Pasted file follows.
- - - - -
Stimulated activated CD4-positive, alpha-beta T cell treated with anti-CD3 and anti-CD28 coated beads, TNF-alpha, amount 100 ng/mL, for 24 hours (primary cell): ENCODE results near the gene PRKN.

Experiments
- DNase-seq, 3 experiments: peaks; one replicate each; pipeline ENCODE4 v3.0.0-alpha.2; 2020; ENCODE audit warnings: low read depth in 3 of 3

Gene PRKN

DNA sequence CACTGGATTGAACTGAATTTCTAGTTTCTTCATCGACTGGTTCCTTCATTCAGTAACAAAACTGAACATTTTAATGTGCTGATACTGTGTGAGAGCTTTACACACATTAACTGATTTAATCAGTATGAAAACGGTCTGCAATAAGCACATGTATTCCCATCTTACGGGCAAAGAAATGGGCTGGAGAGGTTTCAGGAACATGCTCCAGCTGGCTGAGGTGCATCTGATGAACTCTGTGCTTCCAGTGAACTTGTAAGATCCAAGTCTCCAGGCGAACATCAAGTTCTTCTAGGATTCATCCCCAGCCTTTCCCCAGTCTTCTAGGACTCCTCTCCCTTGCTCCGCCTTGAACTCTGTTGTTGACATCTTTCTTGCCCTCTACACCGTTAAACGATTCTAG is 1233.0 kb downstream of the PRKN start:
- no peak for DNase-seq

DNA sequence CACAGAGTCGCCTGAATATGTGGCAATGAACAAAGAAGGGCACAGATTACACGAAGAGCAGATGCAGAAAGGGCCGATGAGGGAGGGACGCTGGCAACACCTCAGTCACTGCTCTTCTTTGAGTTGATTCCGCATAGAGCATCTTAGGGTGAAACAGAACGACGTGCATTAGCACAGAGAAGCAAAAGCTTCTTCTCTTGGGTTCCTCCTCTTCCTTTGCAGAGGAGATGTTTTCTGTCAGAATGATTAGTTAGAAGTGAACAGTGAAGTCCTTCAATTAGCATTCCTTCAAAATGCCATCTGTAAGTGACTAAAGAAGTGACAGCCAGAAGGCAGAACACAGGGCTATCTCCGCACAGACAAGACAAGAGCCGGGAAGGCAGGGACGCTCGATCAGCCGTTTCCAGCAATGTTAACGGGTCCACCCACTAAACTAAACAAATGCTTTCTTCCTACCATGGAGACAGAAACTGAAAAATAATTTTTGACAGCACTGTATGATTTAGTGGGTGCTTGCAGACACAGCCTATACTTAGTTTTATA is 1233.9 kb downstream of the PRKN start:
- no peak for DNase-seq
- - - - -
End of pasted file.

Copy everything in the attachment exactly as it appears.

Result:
Stimulated activated CD4-positive, alpha-beta T cell treated with anti-CD3 and anti-CD28 coated beads, TNF-alpha, amount 100 ng/mL, for 24 hours (primary cell): ENCODE results near the gene PRKN.

Experiments
- DNase-seq, 3 experiments: peaks; one replicate each; pipeline ENCODE4 v3.0.0-alpha.2; 2020; ENCODE audit warnings: low read depth in 3 of 3

Gene PRKN

DNA sequence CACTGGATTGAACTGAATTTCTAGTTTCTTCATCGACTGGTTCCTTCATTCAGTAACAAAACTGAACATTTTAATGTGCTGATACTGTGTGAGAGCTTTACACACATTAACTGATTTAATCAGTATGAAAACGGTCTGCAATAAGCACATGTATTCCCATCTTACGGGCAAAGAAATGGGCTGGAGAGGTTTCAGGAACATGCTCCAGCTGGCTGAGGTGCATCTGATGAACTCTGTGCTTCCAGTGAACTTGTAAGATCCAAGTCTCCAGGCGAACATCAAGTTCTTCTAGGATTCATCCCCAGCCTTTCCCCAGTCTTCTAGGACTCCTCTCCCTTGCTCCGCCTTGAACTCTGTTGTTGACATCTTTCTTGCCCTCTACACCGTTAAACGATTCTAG is 1233.0 kb downstream of the PRKN start:
- no peak for DNase-seq

DNA sequence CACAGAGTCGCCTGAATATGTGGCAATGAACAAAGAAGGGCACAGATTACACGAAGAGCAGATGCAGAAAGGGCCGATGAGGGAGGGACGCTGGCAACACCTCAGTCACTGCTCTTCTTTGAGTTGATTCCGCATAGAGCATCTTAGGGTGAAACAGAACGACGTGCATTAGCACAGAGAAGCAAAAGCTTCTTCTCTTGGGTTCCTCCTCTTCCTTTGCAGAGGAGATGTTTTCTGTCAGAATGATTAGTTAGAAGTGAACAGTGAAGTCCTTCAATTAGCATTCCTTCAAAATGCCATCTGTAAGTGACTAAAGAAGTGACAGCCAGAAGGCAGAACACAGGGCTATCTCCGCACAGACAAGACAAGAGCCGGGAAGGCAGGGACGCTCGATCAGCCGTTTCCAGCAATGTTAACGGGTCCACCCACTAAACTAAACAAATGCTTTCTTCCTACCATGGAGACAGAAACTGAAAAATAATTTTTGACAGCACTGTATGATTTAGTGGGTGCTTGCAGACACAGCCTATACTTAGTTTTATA is 1233.9 kb downstream of the PRKN start:
- no peak for DNase-seq